Fed leaves key rate un­changed but sees fur­ther in­creases ahead

In state­ment, it points to strength of U.S. econ­omy

Richmond Times-Dispatch - - BUSINESS - BY MAR­TIN CRUTSINGER

The Fed­eral Re­serve has left its key pol­icy rate un­changed but sig­naled that it plans to keep re­spond­ing to the strong U.S. econ­omy with more in­ter­est rate hikes.

The next rate in­crease is ex­pected in De­cem­ber.

The Fed kept its bench­mark rate in a range of 2 per­cent to 2.25 per­cent. A state­ment it is­sued Thurs­day af­ter its lat­est pol­icy meet­ing por­trayed the econ­omy as ro­bust, with healthy job growth, low un­em­ploy­ment, solid con­sumer spend­ing, and in­fla­tion near the Fed’s 2 per­cent tar­get.

De­spite a U.S. trade war with key na­tions, weaker cor­po­rate in­vest­ment and a slug­gish hous­ing mar­ket, the Fed is show­ing con­fi­dence in the econ­omy’s re­silience. To help con­trol in­fla­tion, it has pro­jected three rate in­creases in 2019 af­ter an ex­pected fourth hike of the year next month.

An­a­lysts saw the cen­tral bank’s de­ci­sion to high­light the econ­omy’s strength and to make few changes in its pol­icy state­ment as a sign that it re­mains on track to raise rates next month.

“The Fed’s eco­nomic as­sess­ment re­mains very up­beat, not­ing de­clin­ing un­em­ploy­ment and con­tin­ued strong growth,” said Greg McBride, Bankrate.com’s chief fi­nan­cial an­a­lyst. “All signs point to a rate hike at the De­cem­ber meet­ing.”

The Fed’s de­ci­sion Thurs­day was ap­proved 9-0 by its vot­ing pol­i­cy­mak­ers. Its brief state­ment was nearly iden­ti­cal to the one the Fed is­sued in Septem­ber. It said the job mar­ket has con­tin­ued to strengthen and noted that eco­nomic ac­tiv­ity has been ris­ing “at a strong rate.”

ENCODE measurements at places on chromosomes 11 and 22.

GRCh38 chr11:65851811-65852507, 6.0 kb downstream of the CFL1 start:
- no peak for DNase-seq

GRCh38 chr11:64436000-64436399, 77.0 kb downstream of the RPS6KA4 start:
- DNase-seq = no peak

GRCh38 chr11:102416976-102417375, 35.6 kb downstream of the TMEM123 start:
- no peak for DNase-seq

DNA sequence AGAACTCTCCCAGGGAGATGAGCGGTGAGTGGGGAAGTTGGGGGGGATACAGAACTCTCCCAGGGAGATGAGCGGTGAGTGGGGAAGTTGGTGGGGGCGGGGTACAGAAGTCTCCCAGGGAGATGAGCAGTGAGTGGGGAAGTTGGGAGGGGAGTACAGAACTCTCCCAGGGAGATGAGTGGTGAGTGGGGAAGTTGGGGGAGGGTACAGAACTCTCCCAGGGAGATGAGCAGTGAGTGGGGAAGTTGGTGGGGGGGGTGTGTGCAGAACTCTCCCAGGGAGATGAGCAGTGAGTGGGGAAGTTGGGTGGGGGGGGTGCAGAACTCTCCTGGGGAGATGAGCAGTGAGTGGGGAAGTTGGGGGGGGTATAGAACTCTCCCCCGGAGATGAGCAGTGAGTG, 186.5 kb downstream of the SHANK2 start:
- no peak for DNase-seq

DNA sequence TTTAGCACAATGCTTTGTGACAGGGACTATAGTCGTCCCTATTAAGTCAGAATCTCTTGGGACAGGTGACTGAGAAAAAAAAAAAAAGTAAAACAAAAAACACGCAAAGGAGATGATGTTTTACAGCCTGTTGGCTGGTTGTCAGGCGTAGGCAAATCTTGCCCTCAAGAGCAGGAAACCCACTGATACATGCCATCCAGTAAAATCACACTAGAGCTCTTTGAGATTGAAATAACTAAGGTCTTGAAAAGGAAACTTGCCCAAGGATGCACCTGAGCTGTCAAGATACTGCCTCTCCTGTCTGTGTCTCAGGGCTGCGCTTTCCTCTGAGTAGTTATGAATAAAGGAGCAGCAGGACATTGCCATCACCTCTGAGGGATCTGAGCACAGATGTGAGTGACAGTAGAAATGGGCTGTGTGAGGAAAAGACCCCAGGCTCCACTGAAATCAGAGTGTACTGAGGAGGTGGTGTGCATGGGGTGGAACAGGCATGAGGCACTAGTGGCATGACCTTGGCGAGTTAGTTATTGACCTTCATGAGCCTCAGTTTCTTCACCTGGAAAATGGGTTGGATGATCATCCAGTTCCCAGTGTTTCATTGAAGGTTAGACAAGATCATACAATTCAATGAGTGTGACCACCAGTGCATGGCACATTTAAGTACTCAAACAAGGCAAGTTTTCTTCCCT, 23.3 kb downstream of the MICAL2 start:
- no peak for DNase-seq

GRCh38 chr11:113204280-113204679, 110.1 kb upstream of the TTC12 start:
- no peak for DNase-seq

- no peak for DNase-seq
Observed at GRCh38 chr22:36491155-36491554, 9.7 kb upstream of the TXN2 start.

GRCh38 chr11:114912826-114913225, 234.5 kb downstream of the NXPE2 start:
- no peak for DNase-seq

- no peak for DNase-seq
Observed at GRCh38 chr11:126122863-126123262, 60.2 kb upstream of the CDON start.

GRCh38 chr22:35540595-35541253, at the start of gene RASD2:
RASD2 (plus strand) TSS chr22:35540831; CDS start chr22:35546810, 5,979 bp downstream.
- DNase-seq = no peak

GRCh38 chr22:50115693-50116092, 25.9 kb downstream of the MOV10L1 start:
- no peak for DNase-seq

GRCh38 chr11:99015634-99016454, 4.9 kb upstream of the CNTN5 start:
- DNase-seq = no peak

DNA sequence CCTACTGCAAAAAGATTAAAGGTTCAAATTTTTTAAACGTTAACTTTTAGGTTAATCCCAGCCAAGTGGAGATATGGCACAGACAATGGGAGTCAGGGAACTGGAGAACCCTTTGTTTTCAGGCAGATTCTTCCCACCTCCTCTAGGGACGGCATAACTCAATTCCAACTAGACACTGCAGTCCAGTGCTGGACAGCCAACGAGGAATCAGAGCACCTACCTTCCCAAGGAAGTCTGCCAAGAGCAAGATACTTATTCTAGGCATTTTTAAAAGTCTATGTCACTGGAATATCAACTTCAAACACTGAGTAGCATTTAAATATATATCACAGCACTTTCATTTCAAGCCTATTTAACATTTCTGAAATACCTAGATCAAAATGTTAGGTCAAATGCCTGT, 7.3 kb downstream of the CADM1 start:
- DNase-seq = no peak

In one of its few changes, the Fed down­graded its as­sess­ment of busi­ness in­vest­ment spend­ing, ob­serv­ing that it had slowed from its pace ear­lier in the year.

The Fed did not spec­ify any risks to the econ­omy it per­ceives. An­a­lysts will be study­ing the min­utes of this week’s meet­ing, to be re­leased in three weeks, for any in­sight into eco­nomic threats Fed pol­i­cy­mak­ers may see, such as the trade war be­tween the United States and China.

In de­cid­ing how fast or slowly to keep rais­ing rates, the Fed will be mon­i­tor­ing the pace of growth, the job mar­ket’s strength and gauges of in­fla­tion for clues to how the econ­omy may evolve in the com­ing months. The brisk pace of eco­nomic growth — a 3.5 per­cent an­nual rate in the July to Septem­ber quar­ter, af­ter a 4.2 per­cent rate in the pre­vi­ous quar­ter — has raised the risk that in­fla­tion could be­gin ac­cel­er­at­ing.

Some econ­o­mists fore­see only two Fed rate hikes next year. Oth­ers ex­pect that eco­nomic growth will re­main solid and the job mar­ket strong and that the Fed will de­cide that four rate in­creases will be jus­ti­fied next year to guard against high in­fla­tion.

Chair­man Jerome Pow­ell has stressed that the Fed is de­ter­mined to fol­low a mid­dle-of-theroad ap­proach: Keep grad­u­ally nudg­ing up rates to con­trol in­fla­tion but avoid tight­en­ing too ag­gres­sively and per­haps trig­ger­ing a re­ces­sion.

Even af­ter three in­creases this year, the Fed’s bench­mark rate is still low by his­tor­i­cal stan­dards. The cen­tral bank’s pol­i­cy­mak­ers have stressed, and most econ­o­mists agree, that th­ese small quar­ter-point in­creases amount to a grad­ual pace of credit tight­en­ing.

THE AS­SO­CI­ATED PRESS

Fed­eral Re­serve Chair Jerome Pow­ell (left), seen with Vice Chair for Su­per­vi­sion Ran­dal Quar­les, has stressed that the Fed will grad­u­ally raise rates to con­trol in­fla­tion but avoid tight­en­ing too ag­gres­sively and per­haps trig­ger­ing a re­ces­sion.

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